Cook Islands Seabed Minerals Authority
Runanga Takere Moana
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FAQ

Frequently asked Questions


 
 

1.

 
 
 

What are seabed minerals?

These are minerals found on the ocean seabed. The three major deep sea mineral deposits that have generated commercial interests include Seafloor Massive Sulphides (SMS), Polymetallic Nodules/Manganese Nodules and Cobalt-rich Crusts (CRC). In the Cook Islands the minerals found within its national jurisdiction are polymetallic or manganese nodules. They are spherical to potato-shaped rocks, and are generally found on the surface partially buried in the sediments and cover vast plains in areas of the deep seabed at depths of 3,000-6,000 meters. The Cook Islands nodules contain a number of elements, including the target metal cobalt (an important component in rechargeable batteries and other industrial, high-tech, medical and military applications), as well as by-product metals also sought by extractive industries such as: nickel, copper, manganese, niobium, zirconium and rare earth elements.


2.

How much of these resources are at the bottom of the sea?

A recent estimate for nodules within the Cook Islands' EEZ is that there are 10 billion tonnes (Cronan, 2013). This is generally considered the second largest deposits of metal-rich nodules. The area of the seabed where the greatest concentrations of metal-rich nodules are found underneath international waters (not belonging to any one country), to the West of Hawaii and the East of Mexico. This area of seabed is called the Clarion Clipperton Zone (CCZ) and has an estimated resource of 27 billion tonnes of nodules. These nodules are different in composition to the Cook Islands‟ nodules – with lower cobalt but higher nickel and copper content.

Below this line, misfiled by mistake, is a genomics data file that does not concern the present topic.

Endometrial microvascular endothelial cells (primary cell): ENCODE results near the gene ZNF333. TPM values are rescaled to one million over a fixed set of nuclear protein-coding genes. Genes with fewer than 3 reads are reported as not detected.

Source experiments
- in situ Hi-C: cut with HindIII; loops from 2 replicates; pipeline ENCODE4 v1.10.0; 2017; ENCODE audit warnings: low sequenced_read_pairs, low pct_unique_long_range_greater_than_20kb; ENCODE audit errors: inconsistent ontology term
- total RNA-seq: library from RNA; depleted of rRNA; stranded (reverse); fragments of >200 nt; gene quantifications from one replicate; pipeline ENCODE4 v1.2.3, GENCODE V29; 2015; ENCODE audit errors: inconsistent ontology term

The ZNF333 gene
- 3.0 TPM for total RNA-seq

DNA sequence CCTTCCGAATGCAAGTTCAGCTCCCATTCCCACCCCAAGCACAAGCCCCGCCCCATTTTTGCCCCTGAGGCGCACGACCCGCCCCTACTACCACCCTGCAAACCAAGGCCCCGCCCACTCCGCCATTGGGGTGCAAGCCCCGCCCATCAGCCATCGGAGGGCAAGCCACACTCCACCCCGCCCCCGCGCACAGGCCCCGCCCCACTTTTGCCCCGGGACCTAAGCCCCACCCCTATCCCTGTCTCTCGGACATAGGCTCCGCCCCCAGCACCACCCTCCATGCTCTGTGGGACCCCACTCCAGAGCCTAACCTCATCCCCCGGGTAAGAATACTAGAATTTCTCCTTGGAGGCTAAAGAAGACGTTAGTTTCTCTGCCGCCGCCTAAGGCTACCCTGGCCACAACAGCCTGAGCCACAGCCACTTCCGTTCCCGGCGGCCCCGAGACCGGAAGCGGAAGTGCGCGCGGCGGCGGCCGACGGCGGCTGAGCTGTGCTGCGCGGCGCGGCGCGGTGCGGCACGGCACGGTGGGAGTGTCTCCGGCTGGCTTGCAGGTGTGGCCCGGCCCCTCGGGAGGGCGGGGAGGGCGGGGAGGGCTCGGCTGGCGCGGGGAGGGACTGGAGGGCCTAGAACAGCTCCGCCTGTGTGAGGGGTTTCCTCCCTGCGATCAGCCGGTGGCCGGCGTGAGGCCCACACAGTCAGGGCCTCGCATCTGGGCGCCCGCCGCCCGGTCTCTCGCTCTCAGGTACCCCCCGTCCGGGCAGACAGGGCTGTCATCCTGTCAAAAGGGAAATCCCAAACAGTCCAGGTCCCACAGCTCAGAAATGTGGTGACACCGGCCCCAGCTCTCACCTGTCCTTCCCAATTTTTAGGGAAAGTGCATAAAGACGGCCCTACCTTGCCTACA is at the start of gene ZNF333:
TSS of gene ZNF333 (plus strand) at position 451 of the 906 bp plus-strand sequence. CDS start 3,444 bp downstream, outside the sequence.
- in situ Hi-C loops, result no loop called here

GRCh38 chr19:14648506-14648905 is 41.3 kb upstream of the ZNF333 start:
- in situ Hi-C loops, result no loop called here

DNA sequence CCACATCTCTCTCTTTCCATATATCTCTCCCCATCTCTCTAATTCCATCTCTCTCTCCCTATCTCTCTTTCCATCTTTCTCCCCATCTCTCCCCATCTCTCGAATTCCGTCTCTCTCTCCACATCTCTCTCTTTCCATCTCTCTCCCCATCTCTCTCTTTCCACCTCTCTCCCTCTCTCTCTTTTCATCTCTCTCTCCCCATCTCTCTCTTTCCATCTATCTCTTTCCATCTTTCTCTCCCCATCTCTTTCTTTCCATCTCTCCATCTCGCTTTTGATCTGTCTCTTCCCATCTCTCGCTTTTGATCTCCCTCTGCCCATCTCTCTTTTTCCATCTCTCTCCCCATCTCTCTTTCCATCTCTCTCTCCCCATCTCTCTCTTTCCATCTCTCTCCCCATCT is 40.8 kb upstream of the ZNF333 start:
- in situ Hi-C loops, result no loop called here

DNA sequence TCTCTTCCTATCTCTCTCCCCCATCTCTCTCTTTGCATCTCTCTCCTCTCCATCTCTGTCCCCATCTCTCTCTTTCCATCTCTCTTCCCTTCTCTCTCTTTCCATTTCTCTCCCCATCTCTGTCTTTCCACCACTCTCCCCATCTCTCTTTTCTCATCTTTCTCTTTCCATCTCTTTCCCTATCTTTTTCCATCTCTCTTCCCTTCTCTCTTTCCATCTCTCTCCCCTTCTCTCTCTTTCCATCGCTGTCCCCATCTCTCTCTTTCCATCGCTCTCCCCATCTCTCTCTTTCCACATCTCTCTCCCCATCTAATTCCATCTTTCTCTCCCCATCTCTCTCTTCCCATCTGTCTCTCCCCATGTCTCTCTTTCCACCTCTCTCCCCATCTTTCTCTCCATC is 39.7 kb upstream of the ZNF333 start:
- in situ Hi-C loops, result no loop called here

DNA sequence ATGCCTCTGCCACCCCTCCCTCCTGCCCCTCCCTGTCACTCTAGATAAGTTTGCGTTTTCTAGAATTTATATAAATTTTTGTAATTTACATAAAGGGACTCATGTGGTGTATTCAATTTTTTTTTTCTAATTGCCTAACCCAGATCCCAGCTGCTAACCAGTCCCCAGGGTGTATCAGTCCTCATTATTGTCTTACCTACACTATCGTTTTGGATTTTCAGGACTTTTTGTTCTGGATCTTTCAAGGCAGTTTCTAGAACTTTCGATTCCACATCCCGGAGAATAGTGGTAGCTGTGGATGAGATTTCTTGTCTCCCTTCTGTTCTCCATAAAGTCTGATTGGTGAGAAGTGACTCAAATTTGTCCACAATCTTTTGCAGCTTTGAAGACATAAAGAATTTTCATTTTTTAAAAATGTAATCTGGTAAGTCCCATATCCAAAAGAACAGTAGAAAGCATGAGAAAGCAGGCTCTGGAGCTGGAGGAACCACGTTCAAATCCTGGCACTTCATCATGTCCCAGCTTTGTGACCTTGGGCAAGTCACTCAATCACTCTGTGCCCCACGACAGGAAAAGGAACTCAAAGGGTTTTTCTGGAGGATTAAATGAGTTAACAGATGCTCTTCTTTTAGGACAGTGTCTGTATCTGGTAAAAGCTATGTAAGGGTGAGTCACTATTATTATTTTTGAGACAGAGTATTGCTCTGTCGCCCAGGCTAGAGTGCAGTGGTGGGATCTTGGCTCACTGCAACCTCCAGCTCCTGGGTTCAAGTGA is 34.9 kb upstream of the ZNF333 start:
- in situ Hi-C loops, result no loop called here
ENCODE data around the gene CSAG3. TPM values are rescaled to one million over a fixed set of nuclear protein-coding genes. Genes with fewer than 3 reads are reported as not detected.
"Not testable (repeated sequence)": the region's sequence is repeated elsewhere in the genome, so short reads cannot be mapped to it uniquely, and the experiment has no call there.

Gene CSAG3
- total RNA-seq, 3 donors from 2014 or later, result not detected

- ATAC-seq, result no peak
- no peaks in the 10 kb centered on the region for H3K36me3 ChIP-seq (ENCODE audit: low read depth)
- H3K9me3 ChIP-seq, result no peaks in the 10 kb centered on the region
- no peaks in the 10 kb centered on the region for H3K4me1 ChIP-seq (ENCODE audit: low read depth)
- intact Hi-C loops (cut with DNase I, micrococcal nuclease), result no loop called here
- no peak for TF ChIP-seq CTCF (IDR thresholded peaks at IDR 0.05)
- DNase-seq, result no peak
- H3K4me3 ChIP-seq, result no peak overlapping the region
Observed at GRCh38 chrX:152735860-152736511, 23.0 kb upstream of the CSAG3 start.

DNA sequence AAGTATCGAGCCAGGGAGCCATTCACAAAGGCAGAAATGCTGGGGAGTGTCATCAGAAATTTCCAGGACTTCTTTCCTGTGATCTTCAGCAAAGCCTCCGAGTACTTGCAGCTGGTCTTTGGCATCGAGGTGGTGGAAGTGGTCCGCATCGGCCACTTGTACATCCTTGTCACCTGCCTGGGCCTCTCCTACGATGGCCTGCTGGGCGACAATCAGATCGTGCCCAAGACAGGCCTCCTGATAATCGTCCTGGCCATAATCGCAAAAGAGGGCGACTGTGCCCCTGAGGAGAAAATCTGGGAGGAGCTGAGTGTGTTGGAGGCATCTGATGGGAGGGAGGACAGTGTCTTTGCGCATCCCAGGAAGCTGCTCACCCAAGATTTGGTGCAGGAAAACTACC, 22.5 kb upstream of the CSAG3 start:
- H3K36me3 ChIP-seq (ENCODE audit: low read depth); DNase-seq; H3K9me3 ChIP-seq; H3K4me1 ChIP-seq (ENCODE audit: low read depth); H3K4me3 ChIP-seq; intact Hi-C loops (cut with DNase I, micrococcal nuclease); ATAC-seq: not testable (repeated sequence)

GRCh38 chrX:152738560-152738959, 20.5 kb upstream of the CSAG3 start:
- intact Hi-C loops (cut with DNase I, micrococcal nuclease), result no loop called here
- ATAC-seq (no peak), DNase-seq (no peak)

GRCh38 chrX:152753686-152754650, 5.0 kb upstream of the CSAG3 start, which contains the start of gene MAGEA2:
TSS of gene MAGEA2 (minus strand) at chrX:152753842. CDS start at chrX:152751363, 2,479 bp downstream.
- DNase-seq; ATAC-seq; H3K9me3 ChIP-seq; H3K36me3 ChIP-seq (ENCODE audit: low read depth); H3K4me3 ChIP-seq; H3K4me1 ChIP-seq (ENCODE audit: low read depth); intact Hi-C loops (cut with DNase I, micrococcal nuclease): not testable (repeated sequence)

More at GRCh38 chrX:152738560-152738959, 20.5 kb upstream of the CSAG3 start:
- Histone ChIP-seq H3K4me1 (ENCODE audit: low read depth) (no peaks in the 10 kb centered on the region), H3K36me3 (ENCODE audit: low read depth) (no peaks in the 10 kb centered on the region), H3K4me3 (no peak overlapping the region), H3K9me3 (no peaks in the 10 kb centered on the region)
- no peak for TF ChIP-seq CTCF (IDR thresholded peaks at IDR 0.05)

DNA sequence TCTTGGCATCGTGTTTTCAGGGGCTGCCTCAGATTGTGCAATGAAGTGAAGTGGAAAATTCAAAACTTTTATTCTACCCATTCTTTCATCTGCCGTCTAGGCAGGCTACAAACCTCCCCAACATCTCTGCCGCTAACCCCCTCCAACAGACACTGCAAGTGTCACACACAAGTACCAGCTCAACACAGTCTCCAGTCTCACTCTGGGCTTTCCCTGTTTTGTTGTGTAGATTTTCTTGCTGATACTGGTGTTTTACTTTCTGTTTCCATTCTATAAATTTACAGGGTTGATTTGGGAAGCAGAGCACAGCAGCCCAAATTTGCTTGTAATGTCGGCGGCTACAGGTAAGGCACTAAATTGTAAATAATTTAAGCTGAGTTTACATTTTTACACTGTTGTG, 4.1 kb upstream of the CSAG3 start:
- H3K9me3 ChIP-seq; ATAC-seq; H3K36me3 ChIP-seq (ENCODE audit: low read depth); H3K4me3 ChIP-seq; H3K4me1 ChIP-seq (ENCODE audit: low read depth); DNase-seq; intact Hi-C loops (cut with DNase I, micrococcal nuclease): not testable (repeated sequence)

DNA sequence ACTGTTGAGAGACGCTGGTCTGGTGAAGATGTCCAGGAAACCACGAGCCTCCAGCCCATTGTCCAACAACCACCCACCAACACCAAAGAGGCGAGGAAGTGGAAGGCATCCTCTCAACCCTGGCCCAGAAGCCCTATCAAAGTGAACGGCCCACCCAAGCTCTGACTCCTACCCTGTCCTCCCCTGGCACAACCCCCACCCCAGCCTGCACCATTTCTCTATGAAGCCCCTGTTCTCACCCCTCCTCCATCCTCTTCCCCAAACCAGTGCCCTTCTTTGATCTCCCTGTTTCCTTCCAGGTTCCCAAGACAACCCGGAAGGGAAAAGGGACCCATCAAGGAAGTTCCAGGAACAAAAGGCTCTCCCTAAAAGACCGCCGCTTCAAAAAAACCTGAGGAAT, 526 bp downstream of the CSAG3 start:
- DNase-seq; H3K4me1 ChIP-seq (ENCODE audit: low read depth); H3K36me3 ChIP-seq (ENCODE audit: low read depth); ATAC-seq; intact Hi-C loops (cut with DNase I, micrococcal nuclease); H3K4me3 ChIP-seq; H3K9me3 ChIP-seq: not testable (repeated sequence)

3.

What is the seabed of the cook islands?

The seabed of the Cook Islands means the seabed, ocean floor and subsoil of the internal waters, territorial sea, the exclusive economic zone (EEZ) and the continental shelf of the Cook Islands. These areas fall within the Cook Islands’ national jurisdiction as defined by the United Nations Convention on the Law of the Sea (UNCLOS), and gives the Cook Islands the right to explore and exploit such seabed resources. UNCLOS outlines the areas of national jurisdiction as a twelve-nautical-mile territorial sea; an exclusive economic zone of up to 200 nautical miles (which for the Cook Islands means a total ~ 2, 000, 000 square km marine area) and a continental shelf which starts at 200 nautical miles and may extend beyond that depending on the outer limit of the continental shelf.

In addition the Cook Islands have a claim before the Commission on the Limits of the Contented Shelf concerning the outer limit of the extended continental shelf in the region of the Manihiki Plateau in accordance with Article 786 of the Convention for an area approximately 413,000 km beyond the 200 M from the Cook Islands’ territorial sea baseline


Why mine the DEEP-SEA?

The world’s demand for minerals continues to increase and the terrestrial resources are being stretched in terms of decreasing grade. The social and environmental impacts of on-land mining are increasingly controversial, increasing interest in offshore projects, where homes and communities will not be disrupted. There are also economic drivers: deep seabed resources are believed to contain a higher concentration, and a higher number of different types, of valuable minerals in one deposit than their terrestrial alternatives.